"Imagine that you are in Syria now. The central infrastructure and money in your country are destroyed. You don't want war, but you can't do anything. Now the house is destroyed, family and friends are not killed, the bank disappears in the bombing. You are homeless, penniless, and have nowhere to go. What's worse, other countries are building the wall, you have no place to live. But if your money still exists? It is stored in On the blockchain, you can extract it after downloading the recovery wallet. So, is it easier to start a new life?"

Government authorities and the rich live in a "normal" centralized world, and most things work properly. One of the main problems is the loan interest rate. In this case, the government of rich countries may think that there is no reason to support useful technology, after all, bad things will not happen in their own country. These countries are not protecting the national system from collapse, but protecting the system from inertia.

In order for people from the "normal" centralized world to focus on cryptocurrencies, they must be given a certain economic benefit or a better way of transferring money. Otherwise, this technology is almost useless to them.

Crisis situations can change people's perceptions

But not everyone lives in a "normal" centralized world. Most First World citizens do not realize that there are still many people in the world who do not have secure banking infrastructure and trustworthy arbitration institutions and governments. These countries are generally full of fear and numbness, not trust. In turn, fear makes people live in the "law of the jungle."

This is why cryptocurrencies are supported by citizens:

Hyperinflation in Venezuela; Turkey and South Africa face a new wave of depreciation; the 2016 Indian event.

People in these countries have good reasons to use cryptocurrencies as an alternative.

For those who use real money for a long time, the appearance of banknotes may be incomprehensible: how can a piece of paper be equivalent to a silver coin? Why is this "banknote" worth 2 coins and this one worth 10 coins?

Confidence in the new currency form is gradually established until it becomes unconditional acceptance.

The ubiquitous revolutionary belief has become the beginning of the revolution

Most changes in the monetary system are accepted by the authorities, and people have been adapting to these innovations. Legal coins, gold coins, and silver coins all appear in a gradual manner and are ubiquitous according to the authorities.

For now, the idea of ​​cryptocurrency is revolutionary because change begins in society and the government is adapting to innovation. The revolutionary spirit is still inherent in the encryption community. Some crypto enthusiasts oppose state regulation, which seems reasonable because the country's monetary system has repeatedly failed.

This means that there are only two ways to use Bitcoin on a large scale today – evolution or revolution.

Alternatively, the authorities see Bitcoin as a new form of currency and use blockchains to create a new monetary system. Or if there is an economic collapse in some places that eventually leads people to no longer believe in the current monetary system, then the authorities will make changes.

But no matter what, there is a bad news: we will have to "tamed" today's bitcoin, after all, there is no other way out.

Imagine if the currency is completely out of order.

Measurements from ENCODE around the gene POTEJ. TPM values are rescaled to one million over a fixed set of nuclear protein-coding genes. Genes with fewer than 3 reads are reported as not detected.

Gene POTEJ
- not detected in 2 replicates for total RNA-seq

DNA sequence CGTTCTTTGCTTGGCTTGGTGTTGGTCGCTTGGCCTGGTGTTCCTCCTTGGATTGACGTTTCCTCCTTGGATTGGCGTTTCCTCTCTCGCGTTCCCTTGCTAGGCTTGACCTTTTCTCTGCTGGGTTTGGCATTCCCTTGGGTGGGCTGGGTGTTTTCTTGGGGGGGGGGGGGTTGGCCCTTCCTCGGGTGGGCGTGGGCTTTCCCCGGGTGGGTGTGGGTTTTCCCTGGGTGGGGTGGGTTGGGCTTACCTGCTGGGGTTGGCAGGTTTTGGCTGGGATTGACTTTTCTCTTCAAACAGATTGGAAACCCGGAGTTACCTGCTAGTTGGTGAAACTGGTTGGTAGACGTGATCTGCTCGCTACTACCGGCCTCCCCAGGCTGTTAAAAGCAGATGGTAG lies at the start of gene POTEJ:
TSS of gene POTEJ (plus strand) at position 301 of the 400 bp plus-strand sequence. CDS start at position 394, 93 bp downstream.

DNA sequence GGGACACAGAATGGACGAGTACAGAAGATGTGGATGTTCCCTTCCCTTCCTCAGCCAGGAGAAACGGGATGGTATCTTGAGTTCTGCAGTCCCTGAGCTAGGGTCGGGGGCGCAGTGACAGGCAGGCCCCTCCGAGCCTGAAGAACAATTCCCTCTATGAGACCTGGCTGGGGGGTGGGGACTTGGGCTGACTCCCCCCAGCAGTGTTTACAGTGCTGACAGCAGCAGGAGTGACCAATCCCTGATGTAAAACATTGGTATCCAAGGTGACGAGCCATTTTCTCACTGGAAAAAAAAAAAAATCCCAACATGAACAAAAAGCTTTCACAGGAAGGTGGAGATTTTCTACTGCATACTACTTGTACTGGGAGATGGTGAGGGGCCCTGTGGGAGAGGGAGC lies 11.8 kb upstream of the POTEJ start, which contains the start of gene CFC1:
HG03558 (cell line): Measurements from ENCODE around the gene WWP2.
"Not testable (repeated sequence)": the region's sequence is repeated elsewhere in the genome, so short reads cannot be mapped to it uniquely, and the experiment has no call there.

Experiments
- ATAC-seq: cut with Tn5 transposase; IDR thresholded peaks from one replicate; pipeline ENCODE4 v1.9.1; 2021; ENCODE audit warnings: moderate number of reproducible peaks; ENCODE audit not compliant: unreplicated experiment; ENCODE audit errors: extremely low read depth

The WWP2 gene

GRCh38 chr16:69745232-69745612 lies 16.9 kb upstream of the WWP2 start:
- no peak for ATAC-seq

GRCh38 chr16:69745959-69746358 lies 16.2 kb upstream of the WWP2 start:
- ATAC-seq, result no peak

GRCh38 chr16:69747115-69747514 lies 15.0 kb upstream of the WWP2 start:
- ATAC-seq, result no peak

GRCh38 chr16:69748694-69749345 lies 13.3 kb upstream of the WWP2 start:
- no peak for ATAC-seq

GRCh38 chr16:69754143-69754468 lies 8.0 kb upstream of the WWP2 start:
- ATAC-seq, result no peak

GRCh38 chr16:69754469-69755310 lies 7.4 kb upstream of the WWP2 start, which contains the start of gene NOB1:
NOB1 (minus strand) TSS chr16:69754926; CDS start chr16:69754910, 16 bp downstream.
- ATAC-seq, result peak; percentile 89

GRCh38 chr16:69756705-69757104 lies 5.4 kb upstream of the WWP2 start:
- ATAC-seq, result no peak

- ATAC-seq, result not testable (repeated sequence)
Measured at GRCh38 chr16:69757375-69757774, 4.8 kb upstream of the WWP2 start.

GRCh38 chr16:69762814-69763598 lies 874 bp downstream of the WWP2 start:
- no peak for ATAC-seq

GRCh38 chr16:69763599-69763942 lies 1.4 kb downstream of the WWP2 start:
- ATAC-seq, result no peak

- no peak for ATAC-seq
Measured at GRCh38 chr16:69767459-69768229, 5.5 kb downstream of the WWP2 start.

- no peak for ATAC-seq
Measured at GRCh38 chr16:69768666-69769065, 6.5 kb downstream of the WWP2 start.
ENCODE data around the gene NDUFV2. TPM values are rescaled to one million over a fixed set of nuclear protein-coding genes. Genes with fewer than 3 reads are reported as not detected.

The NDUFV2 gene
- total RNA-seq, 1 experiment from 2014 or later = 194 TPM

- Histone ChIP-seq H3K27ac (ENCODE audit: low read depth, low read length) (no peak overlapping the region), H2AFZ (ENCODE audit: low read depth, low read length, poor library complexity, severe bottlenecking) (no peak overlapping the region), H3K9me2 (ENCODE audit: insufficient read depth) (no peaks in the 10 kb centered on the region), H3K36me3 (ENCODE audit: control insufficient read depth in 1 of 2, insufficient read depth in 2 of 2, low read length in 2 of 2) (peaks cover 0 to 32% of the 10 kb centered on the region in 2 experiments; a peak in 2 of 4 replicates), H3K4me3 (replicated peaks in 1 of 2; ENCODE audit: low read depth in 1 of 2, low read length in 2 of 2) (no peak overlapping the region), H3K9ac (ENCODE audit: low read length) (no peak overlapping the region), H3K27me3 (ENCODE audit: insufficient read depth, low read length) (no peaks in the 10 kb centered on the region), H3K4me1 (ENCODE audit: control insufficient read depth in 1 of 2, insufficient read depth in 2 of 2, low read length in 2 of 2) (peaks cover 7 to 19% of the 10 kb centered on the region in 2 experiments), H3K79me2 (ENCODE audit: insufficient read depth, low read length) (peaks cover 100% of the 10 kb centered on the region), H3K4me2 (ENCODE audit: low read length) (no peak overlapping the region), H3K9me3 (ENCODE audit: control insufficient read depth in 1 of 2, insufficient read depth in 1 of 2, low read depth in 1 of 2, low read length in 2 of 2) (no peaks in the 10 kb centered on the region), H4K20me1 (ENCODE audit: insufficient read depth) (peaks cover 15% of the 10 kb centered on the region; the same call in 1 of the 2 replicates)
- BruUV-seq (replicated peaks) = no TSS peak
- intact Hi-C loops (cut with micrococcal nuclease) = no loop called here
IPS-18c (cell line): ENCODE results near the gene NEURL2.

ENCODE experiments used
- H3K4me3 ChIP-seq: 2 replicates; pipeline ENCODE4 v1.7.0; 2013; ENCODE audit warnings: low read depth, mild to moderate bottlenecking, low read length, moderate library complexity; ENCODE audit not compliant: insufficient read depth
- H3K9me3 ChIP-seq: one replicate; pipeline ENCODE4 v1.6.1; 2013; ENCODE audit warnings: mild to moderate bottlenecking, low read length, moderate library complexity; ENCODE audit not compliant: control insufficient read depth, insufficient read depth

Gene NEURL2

The world is facing a new economic crisis that is more devastating than the Great Depression, the 1973 oil crisis and the 2007-2008 financial crisis. People are facing unemployment, banking companies have collapsed, and there is a panic around. The government and the central bank lost credibility, and in order to survive, people find alternatives to the national currency.

But the question is: What to do next?

Will people allocate funds for different needs without centralized management and mutual trust? Will it be possible to create flexible and applicable rules in a dynamically changing system through voting or competition? Will people consider the experience, knowledge, and perspective of each individual?

People can get used to everything, we should not rule out such a result, but it seems too idealistic. People tend to organize and cooperate in the context of change and crisis, but can a person who is used to centralized thinking become a decentralized thinking person in a short time?

This is unlikely. We still want to shirk our responsibilities. Therefore, we will only establish new institutions with great probability. Even if social consensus becomes the core of the world, nothing has changed.

The combination of new concepts and old thinking – Bitcoin

This crypto revolution will eventually end, and regardless of the outcome of the revolution, we will all return to conservatism.

Even if Bitcoin and other cryptocurrencies beat French currency, the existing methodology is unlikely to change much. The French Revolution was born in the First Empire of France, and the outcome of the October Revolution was the establishment of the Soviet Union. The Internet has been used to overcome centralization, but it has fallen into the core tool of monitoring.

Many of the existing cryptocurrency exchanges and wallets still distort the nature of Bitcoin, after all, Bitcoin does not require institutions. As with inertia, we need these institutions to interact with Bitcoin. If you continue to move in this direction, then the bitcoin that will be presented later may be contrary to the original intention.

Of course, humans may one day accept money based on distrust, although this may take a long time. The idea of ​​Bitcoin will not be domesticated, but there will always be compromises in its implementation. Perhaps the currently presented version of Bitcoin is very successful as a cryptocurrency, but from the perspective of distrust-based, it is likely to fail.

We are not ready to accept the real bitcoin, and maybe one day it will achieve true decentralization. But in any case, bitcoin is undoubtedly another combination of emerging concepts and old centralized thinking.

Source: Shallot APP , copyright belongs to the author.